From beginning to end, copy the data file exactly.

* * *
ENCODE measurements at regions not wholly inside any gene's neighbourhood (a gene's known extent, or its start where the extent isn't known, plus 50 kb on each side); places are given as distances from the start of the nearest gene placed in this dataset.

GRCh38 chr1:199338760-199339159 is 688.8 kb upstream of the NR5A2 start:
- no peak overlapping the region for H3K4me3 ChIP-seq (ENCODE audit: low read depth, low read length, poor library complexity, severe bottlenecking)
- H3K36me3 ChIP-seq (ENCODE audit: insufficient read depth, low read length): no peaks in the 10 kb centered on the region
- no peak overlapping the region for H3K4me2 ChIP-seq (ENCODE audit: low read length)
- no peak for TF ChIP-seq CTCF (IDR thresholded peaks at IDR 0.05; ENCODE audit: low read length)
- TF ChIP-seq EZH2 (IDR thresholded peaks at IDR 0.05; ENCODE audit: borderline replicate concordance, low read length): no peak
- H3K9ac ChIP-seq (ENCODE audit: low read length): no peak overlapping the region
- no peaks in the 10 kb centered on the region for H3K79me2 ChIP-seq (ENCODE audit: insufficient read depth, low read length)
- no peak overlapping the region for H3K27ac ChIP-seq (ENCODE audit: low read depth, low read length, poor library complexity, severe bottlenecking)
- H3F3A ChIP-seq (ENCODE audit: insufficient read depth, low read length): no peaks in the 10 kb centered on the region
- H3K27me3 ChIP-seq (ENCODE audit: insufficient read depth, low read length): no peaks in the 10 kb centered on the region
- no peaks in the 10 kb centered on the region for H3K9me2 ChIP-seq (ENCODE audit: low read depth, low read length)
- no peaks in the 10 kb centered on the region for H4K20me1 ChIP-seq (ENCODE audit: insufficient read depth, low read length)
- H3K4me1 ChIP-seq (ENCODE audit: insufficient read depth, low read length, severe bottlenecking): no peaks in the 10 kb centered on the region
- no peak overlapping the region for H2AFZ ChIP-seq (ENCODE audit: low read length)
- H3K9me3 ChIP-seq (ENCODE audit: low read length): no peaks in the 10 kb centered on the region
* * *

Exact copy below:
ENCODE measurements at regions not wholly inside any gene's neighbourhood (a gene's known extent, or its start where the extent isn't known, plus 50 kb on each side); places are given as distances from the start of the nearest gene placed in this dataset.

GRCh38 chr1:199338760-199339159 is 688.8 kb upstream of the NR5A2 start:
- no peak overlapping the region for H3K4me3 ChIP-seq (ENCODE audit: low read depth, low read length, poor library complexity, severe bottlenecking)
- H3K36me3 ChIP-seq (ENCODE audit: insufficient read depth, low read length): no peaks in the 10 kb centered on the region
- no peak overlapping the region for H3K4me2 ChIP-seq (ENCODE audit: low read length)
- no peak for TF ChIP-seq CTCF (IDR thresholded peaks at IDR 0.05; ENCODE audit: low read length)
- TF ChIP-seq EZH2 (IDR thresholded peaks at IDR 0.05; ENCODE audit: borderline replicate concordance, low read length): no peak
- H3K9ac ChIP-seq (ENCODE audit: low read length): no peak overlapping the region
- no peaks in the 10 kb centered on the region for H3K79me2 ChIP-seq (ENCODE audit: insufficient read depth, low read length)
- no peak overlapping the region for H3K27ac ChIP-seq (ENCODE audit: low read depth, low read length, poor library complexity, severe bottlenecking)
- H3F3A ChIP-seq (ENCODE audit: insufficient read depth, low read length): no peaks in the 10 kb centered on the region
- H3K27me3 ChIP-seq (ENCODE audit: insufficient read depth, low read length): no peaks in the 10 kb centered on the region
- no peaks in the 10 kb centered on the region for H3K9me2 ChIP-seq (ENCODE audit: low read depth, low read length)
- no peaks in the 10 kb centered on the region for H4K20me1 ChIP-seq (ENCODE audit: insufficient read depth, low read length)
- H3K4me1 ChIP-seq (ENCODE audit: insufficient read depth, low read length, severe bottlenecking): no peaks in the 10 kb centered on the region
- no peak overlapping the region for H2AFZ ChIP-seq (ENCODE audit: low read length)
- H3K9me3 ChIP-seq (ENCODE audit: low read length): no peaks in the 10 kb centered on the region